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FOR THE USE OF
SCHOOLS, ACADEMIES, AND FAMILIES:
DESIGNED TO FURNISH EXERCISES, EITHER FOR
READING, RECITATION, OR EXHIBITION.
BY JOHN E. LOVELL,
FORMERLY INSTRUCTOR OF ELOCUTION IN THE MOUNT PLEASANT CLASSICAL
"The greatest enemy to natural and graceful reading, is the departure from what
"To this one standard, make your just appeal,
Here lies the olden secret, learn to FEEL."-Help to Eloquence.
PUBLISHED BY DURRIE & PECK.
According to Act of Congress, in the year 1839,
BY JOHN E. LOVELL,
In the Clerk's Office of the District of Connecticut.
HITCHCOCK & STAFFORD, PRINTERS.
'Tis not enough the voice be sound and clear,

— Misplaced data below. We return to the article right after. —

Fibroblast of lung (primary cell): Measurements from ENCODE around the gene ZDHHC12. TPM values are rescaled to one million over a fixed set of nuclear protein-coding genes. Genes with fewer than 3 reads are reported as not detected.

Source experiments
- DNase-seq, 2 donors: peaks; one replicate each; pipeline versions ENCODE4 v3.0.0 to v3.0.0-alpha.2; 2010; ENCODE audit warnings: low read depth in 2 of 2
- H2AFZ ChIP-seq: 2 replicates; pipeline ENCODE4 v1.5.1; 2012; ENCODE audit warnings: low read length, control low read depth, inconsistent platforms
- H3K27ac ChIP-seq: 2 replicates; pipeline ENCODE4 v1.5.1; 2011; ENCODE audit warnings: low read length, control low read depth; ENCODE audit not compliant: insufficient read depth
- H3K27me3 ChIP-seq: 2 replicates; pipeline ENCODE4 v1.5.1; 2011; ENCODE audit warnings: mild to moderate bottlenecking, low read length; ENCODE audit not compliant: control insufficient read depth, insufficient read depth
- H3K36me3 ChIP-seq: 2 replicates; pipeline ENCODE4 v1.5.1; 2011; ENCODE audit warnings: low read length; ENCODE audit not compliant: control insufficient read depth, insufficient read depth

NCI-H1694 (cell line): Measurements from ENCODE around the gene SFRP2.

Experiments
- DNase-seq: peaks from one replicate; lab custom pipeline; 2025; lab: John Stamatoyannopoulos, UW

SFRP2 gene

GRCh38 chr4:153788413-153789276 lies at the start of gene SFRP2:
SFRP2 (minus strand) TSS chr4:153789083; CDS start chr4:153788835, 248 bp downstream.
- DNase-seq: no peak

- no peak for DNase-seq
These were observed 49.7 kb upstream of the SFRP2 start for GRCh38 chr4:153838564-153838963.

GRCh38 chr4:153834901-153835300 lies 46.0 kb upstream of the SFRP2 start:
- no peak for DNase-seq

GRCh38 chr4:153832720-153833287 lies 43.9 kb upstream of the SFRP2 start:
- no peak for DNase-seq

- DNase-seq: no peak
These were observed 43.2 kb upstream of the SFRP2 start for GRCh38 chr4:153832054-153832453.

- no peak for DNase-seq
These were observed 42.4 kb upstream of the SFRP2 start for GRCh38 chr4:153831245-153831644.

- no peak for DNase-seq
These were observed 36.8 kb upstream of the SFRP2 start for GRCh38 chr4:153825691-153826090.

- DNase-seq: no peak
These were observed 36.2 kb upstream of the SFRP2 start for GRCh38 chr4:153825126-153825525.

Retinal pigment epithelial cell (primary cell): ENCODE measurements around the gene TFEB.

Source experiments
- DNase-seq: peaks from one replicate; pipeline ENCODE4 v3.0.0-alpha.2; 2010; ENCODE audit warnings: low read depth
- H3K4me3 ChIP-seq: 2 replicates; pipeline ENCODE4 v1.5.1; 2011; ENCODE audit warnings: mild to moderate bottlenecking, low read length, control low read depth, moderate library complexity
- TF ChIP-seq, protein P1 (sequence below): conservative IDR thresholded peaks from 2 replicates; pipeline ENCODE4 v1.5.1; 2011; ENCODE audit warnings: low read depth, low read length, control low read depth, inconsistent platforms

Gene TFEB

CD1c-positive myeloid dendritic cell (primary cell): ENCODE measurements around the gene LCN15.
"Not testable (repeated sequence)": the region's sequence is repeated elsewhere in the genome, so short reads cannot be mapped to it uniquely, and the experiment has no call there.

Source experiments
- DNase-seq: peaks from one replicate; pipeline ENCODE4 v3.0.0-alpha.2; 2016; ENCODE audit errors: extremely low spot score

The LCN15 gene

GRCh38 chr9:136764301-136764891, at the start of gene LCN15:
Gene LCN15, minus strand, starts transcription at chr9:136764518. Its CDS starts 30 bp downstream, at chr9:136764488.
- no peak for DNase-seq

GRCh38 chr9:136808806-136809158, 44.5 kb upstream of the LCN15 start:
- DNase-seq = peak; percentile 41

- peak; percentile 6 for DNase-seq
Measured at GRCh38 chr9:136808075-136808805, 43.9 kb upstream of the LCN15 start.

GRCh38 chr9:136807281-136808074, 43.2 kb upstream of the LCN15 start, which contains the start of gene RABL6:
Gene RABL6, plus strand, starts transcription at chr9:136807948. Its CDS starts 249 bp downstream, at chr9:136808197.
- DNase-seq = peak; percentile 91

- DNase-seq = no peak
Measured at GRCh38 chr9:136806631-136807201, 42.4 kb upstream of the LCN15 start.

THIS book of Dialogues was promised to the public two or three years ago. I had then prepared a considerable portion of its contents, and expected, shortly, to "put it to press." The long interval which has elapsed, has been checkered with important and unexpected duties, which, together with a desire to render the work as interesting and appropriate as possible, must be my apology to those gentlemen who have honored me with letters of inquiry, respecting it. My principal inducement for undertaking the labor and responsibility of this compilation, is the almost constant application to me, "for pieces for exhibitions," from teachers, not only of this, but, indeed, of other States; and, the fact that the publishers have,—now,—before the work "is through the press," numerous orders from different parts of the country, assures me that such a work is much needed, and, if well executed, it will be well received. My experience satisfies me, that there is no better medium of cultivating a beautiful and captivating style of elocution, or a more graceful, just, and impressive action, than the employment of dialogues. Nor is there any species of recitation, that young folks so much delight in. The ardor and enthusiasm it inspires in their youthful breasts, is absolutely astonishing. The work will be found to possess great variety and copiousness. I have aimed at the double purpose of supplying exercises for the regular lessons of the school-room, and interesting materials for occasional exhibitions. The latter object has demanded selections of considerable length. Many